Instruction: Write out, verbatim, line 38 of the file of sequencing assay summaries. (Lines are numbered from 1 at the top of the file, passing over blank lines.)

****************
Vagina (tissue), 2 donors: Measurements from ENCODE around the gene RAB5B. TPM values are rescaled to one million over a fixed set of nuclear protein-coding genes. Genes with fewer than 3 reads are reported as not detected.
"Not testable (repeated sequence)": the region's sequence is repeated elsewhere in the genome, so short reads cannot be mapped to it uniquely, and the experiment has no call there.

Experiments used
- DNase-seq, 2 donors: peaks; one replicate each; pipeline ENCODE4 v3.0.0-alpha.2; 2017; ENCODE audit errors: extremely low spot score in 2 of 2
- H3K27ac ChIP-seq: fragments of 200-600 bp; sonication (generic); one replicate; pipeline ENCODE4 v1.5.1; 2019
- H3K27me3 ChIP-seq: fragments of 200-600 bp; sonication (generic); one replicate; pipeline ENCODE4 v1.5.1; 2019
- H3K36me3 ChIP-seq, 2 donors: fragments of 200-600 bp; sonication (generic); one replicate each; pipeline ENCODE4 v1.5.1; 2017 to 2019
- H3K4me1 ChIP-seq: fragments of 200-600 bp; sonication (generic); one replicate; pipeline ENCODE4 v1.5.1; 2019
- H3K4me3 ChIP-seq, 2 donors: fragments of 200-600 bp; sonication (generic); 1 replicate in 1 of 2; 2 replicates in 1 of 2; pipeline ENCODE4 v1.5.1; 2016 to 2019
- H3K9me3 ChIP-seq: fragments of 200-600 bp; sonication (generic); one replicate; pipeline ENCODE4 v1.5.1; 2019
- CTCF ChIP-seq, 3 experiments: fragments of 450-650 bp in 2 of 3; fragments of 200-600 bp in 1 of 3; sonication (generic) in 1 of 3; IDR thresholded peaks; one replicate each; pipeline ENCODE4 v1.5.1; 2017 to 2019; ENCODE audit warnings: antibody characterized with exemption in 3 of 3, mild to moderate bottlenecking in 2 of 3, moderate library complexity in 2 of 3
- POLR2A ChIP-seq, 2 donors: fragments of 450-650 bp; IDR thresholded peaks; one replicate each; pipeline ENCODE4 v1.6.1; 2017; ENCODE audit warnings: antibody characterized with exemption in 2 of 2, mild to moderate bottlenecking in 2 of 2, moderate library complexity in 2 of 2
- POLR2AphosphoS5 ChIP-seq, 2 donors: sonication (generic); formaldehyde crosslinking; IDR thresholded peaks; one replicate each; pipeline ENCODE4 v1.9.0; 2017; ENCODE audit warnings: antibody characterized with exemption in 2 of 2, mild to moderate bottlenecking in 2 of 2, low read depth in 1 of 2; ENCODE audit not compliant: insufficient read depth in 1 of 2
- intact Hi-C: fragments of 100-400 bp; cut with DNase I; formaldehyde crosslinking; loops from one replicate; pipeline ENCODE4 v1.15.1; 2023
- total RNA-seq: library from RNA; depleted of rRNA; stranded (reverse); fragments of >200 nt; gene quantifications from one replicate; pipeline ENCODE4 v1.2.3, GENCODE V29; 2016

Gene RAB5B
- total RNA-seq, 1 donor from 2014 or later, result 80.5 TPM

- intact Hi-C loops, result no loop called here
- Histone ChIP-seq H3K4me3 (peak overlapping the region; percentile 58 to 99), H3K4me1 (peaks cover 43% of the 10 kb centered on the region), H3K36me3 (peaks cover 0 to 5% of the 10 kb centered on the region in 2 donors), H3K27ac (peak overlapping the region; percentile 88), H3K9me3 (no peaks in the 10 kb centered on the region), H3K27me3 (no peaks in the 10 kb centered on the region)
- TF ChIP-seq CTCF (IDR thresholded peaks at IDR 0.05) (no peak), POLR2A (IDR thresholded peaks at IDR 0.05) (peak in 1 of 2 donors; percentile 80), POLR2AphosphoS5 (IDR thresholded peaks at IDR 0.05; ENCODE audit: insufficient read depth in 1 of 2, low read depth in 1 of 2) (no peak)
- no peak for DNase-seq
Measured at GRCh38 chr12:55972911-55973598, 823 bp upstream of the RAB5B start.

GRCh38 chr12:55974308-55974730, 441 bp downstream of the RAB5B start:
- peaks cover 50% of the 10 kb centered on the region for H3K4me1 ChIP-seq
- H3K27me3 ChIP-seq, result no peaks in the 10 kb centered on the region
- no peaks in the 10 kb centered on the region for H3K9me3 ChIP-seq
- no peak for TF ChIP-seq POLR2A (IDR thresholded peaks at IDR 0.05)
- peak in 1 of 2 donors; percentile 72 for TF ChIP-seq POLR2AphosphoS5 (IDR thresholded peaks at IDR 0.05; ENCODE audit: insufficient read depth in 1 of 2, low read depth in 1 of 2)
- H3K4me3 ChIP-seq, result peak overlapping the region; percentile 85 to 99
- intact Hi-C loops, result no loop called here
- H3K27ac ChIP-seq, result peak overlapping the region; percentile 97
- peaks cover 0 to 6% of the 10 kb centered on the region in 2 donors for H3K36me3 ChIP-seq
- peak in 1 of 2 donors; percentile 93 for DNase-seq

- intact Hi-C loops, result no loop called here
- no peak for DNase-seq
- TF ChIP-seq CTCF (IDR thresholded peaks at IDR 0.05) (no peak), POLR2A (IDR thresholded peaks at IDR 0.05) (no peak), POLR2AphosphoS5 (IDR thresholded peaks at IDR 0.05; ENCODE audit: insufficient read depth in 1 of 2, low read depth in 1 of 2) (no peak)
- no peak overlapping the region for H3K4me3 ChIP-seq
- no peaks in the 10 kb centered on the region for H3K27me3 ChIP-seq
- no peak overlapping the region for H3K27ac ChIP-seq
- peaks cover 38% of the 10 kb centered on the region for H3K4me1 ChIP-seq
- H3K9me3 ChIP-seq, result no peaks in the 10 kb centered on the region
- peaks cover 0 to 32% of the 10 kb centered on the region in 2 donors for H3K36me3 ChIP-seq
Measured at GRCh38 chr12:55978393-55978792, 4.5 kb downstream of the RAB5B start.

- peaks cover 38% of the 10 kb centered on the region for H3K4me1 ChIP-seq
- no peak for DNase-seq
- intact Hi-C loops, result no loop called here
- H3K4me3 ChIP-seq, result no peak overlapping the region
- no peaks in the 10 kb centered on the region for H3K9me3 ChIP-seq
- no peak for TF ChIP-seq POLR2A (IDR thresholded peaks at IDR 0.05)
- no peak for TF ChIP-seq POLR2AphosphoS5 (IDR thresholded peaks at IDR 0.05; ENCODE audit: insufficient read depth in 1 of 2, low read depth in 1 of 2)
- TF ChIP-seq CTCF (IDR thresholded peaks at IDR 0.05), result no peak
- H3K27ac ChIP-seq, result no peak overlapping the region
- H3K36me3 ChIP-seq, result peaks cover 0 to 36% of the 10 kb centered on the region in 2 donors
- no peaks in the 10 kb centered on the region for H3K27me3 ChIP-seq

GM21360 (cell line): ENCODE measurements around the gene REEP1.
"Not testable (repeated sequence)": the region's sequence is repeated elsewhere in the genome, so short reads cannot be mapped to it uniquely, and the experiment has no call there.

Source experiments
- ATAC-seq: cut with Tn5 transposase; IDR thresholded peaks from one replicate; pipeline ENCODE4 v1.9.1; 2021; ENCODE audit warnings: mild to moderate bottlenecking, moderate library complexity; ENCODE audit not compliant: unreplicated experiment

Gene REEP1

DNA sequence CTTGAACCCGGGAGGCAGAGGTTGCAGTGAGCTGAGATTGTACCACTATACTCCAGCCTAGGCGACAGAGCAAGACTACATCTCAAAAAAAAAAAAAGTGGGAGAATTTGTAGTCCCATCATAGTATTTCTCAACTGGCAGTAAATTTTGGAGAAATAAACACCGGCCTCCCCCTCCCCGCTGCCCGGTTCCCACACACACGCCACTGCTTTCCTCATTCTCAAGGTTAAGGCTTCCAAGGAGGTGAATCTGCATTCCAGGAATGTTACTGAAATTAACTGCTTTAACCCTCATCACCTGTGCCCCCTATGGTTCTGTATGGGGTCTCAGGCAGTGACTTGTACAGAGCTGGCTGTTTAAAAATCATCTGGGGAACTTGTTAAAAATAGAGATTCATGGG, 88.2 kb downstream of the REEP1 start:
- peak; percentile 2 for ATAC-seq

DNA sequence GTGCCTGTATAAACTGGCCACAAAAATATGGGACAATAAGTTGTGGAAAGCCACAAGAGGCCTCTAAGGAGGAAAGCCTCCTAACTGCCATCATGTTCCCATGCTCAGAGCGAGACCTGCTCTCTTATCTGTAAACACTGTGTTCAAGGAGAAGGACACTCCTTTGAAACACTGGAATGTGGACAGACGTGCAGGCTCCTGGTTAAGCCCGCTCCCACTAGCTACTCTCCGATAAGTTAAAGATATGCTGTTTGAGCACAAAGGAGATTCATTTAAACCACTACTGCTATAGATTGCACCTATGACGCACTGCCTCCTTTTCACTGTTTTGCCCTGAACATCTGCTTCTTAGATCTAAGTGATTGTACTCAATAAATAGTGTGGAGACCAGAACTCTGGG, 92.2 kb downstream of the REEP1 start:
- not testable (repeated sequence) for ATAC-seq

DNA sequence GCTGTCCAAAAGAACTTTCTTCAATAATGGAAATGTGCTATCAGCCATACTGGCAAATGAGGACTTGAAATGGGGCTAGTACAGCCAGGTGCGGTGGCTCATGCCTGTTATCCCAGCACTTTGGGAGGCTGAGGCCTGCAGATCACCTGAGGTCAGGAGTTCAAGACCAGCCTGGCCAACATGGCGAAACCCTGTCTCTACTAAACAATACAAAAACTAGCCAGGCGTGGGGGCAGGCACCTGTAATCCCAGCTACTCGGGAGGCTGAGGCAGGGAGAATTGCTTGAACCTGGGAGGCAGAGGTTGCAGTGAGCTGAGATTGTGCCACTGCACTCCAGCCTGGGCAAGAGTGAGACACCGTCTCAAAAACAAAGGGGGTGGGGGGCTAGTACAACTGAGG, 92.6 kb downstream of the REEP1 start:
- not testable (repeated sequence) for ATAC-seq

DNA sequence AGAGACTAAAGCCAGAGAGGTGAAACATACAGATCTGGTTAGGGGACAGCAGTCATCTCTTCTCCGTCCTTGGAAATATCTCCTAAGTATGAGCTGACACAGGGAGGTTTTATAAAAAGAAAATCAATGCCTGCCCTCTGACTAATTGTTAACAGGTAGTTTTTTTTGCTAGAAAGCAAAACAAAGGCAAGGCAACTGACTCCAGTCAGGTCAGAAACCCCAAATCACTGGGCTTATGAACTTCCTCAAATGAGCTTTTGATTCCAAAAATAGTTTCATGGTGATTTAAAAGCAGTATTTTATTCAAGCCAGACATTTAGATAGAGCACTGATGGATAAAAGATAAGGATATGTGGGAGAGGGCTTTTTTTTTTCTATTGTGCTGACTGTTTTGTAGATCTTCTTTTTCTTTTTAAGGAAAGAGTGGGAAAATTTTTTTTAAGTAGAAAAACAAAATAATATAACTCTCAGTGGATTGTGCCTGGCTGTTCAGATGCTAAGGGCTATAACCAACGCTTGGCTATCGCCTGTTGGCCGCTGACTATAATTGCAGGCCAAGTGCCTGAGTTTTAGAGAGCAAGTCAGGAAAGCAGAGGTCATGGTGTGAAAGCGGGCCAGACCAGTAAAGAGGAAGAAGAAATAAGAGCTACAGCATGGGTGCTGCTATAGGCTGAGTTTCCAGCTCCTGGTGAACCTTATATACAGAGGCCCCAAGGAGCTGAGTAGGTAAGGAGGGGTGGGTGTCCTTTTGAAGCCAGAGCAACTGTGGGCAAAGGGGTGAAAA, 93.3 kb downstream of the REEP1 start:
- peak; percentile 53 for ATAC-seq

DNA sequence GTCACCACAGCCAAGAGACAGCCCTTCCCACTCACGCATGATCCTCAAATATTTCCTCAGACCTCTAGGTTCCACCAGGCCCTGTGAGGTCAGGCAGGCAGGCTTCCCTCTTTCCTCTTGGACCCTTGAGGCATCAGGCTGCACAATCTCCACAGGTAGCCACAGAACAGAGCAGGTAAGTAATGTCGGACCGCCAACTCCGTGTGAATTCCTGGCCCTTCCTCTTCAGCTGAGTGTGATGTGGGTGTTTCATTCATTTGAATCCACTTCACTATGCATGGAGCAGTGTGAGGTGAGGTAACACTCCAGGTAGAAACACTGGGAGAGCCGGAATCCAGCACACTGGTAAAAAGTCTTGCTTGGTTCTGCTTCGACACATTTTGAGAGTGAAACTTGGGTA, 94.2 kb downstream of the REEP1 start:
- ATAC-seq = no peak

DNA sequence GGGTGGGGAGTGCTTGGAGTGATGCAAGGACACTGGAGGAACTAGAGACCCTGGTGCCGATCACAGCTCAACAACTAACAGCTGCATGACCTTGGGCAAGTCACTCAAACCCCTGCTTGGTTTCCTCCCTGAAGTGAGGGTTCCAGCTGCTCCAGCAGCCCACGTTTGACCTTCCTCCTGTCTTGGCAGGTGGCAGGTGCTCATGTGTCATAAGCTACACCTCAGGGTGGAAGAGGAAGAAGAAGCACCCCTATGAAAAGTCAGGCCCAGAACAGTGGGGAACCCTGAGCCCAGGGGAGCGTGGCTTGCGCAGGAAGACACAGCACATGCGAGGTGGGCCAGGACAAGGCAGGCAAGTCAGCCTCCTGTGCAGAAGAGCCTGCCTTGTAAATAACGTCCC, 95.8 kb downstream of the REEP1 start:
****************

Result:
- no peaks in the 10 kb centered on the region for H3K27me3 ChIP-seq